While many junior high school students play Guitar Hero, they readily admit it's nothing like playing the real thing.
After watching two talented classical guitarists perform, that notion was only confirmed.
"It was very cool," said Alex Kong, a Southwest ninth-grader who plays the popular video game, but not the real musical instrument.
Kong was looking forward to learning how during an upcoming unit in his music class.
"It was nice to see perfectionists do it before we get started," he said.
Those perfectionists were Andreas van Zoest and Sandra Flessau, who are from one of Lawrence's sister cities, Eutin, Germany. They played three selections Tuesday at Southwest Junior High School. It was one of many performances scheduled during their weeklong visit. Their final performance will be a public concert Sunday at Kansas University.
While it is Flessau's first visit to Lawrence, van Zoest was here a year ago with his 27-member guitar orchestra. Since then, there has been an interest in establishing an orchestra in Lawrence. He said anyone - from beginners to advanced - can play in an orchestra.
"I will try to combine this and make an orchestra. In Eutin, I have several orchestras, and they are making tours over the whole world," he said. "I hope it's great fun for all people."
He said starting a guitar orchestra is just like a choir or band. It's a matter of fitting the parts together and "there's always room to improve."
Van Zoest teaches guitar and ensemble performance at the Musikschule Ostholstein in Eutin. His students are among the most accomplished in Germany.
One such student is Flessau, whom he started teaching about 10 years ago. She was a prize winner in the German national competition Jugend musiziert. Flessau said van Zoest is an exceptional teacher because he shows an interest in his students; it's not just 30 minutes and then on to the next student.
"He wants us to play together and to play good," she said.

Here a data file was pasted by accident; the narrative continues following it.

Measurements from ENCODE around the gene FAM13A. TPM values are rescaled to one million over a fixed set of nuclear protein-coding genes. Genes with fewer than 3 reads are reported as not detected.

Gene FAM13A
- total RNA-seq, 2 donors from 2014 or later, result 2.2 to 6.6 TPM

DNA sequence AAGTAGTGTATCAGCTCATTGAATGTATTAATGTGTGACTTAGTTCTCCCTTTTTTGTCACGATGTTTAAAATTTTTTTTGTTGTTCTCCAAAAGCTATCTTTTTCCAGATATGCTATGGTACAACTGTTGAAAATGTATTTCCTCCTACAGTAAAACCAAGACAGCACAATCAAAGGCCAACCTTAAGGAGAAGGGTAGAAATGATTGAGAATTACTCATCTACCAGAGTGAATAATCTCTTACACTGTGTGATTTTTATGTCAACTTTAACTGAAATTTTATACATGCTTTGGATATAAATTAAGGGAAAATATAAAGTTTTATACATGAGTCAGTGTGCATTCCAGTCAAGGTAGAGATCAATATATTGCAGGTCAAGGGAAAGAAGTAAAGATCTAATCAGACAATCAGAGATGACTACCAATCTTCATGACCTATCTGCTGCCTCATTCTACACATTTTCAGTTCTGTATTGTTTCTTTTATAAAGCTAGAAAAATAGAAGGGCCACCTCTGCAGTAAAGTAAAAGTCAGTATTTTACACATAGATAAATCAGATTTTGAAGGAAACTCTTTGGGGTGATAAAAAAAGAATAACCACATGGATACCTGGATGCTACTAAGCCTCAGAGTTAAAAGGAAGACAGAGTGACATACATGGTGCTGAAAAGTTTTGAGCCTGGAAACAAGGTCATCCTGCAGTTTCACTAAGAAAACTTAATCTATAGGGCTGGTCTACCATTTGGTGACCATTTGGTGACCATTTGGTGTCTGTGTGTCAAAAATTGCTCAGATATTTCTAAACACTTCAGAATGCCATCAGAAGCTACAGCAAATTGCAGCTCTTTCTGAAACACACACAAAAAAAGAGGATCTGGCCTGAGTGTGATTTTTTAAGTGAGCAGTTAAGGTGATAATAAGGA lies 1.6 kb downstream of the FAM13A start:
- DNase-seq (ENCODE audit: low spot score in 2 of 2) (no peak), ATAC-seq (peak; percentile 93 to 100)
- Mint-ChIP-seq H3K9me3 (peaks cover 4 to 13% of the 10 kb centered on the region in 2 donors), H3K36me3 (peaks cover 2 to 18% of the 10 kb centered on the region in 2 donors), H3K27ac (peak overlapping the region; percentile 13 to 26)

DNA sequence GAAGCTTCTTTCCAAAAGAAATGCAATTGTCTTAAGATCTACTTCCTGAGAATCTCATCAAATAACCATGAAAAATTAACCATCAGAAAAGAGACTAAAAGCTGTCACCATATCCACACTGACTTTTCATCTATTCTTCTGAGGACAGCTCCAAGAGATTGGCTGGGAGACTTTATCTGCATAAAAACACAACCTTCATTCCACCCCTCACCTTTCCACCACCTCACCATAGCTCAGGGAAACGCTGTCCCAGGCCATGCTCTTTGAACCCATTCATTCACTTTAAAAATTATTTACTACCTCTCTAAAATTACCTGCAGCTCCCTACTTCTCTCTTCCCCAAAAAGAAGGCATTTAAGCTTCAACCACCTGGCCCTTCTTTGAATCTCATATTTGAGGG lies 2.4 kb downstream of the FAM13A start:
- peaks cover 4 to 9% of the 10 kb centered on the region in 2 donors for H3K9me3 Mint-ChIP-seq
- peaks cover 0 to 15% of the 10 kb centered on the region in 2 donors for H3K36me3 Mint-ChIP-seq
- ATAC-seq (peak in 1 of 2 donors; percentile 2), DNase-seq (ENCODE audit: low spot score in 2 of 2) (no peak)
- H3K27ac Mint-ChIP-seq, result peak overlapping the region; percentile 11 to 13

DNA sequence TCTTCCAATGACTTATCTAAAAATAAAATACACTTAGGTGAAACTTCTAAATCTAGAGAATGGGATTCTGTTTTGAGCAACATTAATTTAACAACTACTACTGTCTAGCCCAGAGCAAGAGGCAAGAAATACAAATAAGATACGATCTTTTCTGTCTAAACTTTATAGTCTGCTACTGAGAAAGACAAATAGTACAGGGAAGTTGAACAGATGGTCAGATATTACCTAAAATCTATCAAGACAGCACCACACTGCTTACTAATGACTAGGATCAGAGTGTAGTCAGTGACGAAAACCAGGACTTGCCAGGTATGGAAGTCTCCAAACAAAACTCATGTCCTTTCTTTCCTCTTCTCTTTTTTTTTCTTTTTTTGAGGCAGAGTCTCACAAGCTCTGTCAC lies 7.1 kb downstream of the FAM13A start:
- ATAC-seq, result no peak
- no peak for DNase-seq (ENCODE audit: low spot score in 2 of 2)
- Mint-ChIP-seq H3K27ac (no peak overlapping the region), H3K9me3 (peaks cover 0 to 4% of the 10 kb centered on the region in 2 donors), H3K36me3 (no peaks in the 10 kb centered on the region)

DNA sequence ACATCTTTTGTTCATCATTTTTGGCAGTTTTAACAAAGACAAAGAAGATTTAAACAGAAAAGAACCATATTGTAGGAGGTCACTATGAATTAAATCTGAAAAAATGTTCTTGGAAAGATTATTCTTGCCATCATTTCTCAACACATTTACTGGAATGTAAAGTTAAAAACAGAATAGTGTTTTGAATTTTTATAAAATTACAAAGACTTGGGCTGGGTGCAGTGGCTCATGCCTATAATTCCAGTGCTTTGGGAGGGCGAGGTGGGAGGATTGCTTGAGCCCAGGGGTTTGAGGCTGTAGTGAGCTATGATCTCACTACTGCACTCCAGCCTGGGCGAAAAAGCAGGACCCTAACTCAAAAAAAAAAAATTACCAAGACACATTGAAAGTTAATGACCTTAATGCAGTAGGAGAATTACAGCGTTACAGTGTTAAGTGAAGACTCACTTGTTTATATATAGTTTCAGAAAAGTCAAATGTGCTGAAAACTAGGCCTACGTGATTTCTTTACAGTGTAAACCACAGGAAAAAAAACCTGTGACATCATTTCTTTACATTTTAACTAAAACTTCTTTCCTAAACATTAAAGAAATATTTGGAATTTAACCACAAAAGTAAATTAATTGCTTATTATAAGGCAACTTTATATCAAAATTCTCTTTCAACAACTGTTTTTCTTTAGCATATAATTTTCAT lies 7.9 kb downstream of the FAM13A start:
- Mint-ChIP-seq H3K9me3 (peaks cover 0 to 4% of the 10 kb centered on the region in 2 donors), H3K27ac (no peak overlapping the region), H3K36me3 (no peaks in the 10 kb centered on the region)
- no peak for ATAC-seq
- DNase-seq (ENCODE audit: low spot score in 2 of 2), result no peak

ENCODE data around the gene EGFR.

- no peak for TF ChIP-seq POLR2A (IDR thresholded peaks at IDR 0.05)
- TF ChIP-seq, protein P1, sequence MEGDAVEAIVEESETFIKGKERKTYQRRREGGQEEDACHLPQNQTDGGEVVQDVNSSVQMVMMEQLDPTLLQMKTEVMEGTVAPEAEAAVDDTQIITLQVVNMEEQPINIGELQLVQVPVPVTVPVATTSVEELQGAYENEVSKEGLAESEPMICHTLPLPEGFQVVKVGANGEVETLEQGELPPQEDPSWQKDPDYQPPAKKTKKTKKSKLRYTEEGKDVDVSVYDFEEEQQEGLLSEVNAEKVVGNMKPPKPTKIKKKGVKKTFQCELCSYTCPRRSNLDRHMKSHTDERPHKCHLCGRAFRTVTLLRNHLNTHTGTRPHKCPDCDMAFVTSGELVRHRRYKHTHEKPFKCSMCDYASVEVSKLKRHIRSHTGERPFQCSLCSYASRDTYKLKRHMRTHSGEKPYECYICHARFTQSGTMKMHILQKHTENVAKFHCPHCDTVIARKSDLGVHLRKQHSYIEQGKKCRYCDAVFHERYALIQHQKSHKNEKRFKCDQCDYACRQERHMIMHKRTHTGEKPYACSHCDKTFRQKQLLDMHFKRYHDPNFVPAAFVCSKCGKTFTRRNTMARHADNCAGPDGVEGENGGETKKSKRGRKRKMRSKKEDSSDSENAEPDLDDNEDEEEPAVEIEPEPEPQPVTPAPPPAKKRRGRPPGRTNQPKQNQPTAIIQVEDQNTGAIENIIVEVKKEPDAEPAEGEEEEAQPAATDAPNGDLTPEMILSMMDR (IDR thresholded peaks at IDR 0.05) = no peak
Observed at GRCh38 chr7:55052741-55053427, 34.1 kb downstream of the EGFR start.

Van Zoest has been working with his Lawrence host Marc Greenberg's guitar quartet.
Greenberg, chairman of the department of Slavic languages and literatures at KU, said van Zoest is an effective teacher. For example, he said, he took 15 students this week at Deerfield School and taught them the basics of classical guitar in 10 minutes.
"He has a great deal of charisma and a very open personality. He connects very quickly with students," Greenberg said. "He's got one of these friendly, inviting faces and voices, so he is very reassuring."
Although van Zoest works with children, he hadn't heard of the video game that has them picking up plastic and pretending to be rock stars.
"It's a game?" he asked.
However, he knows a lot about "Guitar Heroes," a Grammy award-winning CD by the Los Angeles Guitar Quartet.
Flessau, 21, had heard of the game, but hadn't played it.
The physics student said she enjoyed playing classical music over rock because it offers variety and can be more challenging.
"I think younger people don't listen to classical music very much, very often," she said. "But I think it is more fun to play classical music than rock music because it is much more interesting. It's much more than playing the same chords all of the time."
German pair to perform works by Von Weber, Grieg
Andreas van Zoest and Sandra Flessau, of Eutin, Germany, will perform at 2:30 p.m. Sunday in Swarthout Recital Hall at Kansas University.
A donation of $10 for the public and $5 for students is suggested.
The program will include excerpts from the opera "Der FreischÃ¼etz" by Eutin-born composer Carl Maria von Weber; the Divertissement opus 68 by the Spanish guitarist and composer Fernando Sor; the Holberg Suite of Edvard Grieg on the centennial of his death; "Casablanca" by Jaime Zenamon, a tribute to the film; and Pierre Petit's Toccata, with references to "Porgy and Bess."
Van Zoest also is working on forming a classical guitar orchestra in Lawrence. For more information, send e-mail to firstname.lastname@example.org.